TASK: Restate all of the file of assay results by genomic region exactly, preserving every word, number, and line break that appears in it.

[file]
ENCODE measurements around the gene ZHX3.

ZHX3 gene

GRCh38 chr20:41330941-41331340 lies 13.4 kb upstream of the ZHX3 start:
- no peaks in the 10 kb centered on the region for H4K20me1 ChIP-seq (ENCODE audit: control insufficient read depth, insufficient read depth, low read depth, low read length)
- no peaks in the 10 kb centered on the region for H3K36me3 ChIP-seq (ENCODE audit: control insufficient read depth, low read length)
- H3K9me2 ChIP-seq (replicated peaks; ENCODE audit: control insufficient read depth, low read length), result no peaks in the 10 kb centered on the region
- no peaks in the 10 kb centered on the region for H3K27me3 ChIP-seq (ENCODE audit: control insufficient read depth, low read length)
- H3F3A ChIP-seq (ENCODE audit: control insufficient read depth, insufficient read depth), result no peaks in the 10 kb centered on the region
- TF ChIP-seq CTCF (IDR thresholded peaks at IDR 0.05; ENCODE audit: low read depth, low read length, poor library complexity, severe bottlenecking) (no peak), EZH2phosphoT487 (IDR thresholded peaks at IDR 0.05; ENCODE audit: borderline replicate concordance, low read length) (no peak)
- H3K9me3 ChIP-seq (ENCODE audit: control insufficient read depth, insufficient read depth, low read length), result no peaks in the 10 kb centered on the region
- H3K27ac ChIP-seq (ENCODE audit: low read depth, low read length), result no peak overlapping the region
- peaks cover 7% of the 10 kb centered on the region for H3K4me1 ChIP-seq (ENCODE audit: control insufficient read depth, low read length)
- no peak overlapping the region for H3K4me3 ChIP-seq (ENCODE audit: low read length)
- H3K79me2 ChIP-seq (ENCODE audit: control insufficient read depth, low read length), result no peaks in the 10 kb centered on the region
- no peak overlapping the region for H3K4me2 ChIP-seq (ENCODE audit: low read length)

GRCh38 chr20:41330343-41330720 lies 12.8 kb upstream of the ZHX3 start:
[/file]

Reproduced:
ENCODE measurements around the gene ZHX3.

ZHX3 gene

GRCh38 chr20:41330941-41331340 lies 13.4 kb upstream of the ZHX3 start:
- no peaks in the 10 kb centered on the region for H4K20me1 ChIP-seq (ENCODE audit: control insufficient read depth, insufficient read depth, low read depth, low read length)
- no peaks in the 10 kb centered on the region for H3K36me3 ChIP-seq (ENCODE audit: control insufficient read depth, low read length)
- H3K9me2 ChIP-seq (replicated peaks; ENCODE audit: control insufficient read depth, low read length), result no peaks in the 10 kb centered on the region
- no peaks in the 10 kb centered on the region for H3K27me3 ChIP-seq (ENCODE audit: control insufficient read depth, low read length)
- H3F3A ChIP-seq (ENCODE audit: control insufficient read depth, insufficient read depth), result no peaks in the 10 kb centered on the region
- TF ChIP-seq CTCF (IDR thresholded peaks at IDR 0.05; ENCODE audit: low read depth, low read length, poor library complexity, severe bottlenecking) (no peak), EZH2phosphoT487 (IDR thresholded peaks at IDR 0.05; ENCODE audit: borderline replicate concordance, low read length) (no peak)
- H3K9me3 ChIP-seq (ENCODE audit: control insufficient read depth, insufficient read depth, low read length), result no peaks in the 10 kb centered on the region
- H3K27ac ChIP-seq (ENCODE audit: low read depth, low read length), result no peak overlapping the region
- peaks cover 7% of the 10 kb centered on the region for H3K4me1 ChIP-seq (ENCODE audit: control insufficient read depth, low read length)
- no peak overlapping the region for H3K4me3 ChIP-seq (ENCODE audit: low read length)
- H3K79me2 ChIP-seq (ENCODE audit: control insufficient read depth, low read length), result no peaks in the 10 kb centered on the region
- no peak overlapping the region for H3K4me2 ChIP-seq (ENCODE audit: low read length)

GRCh38 chr20:41330343-41330720 lies 12.8 kb upstream of the ZHX3 start: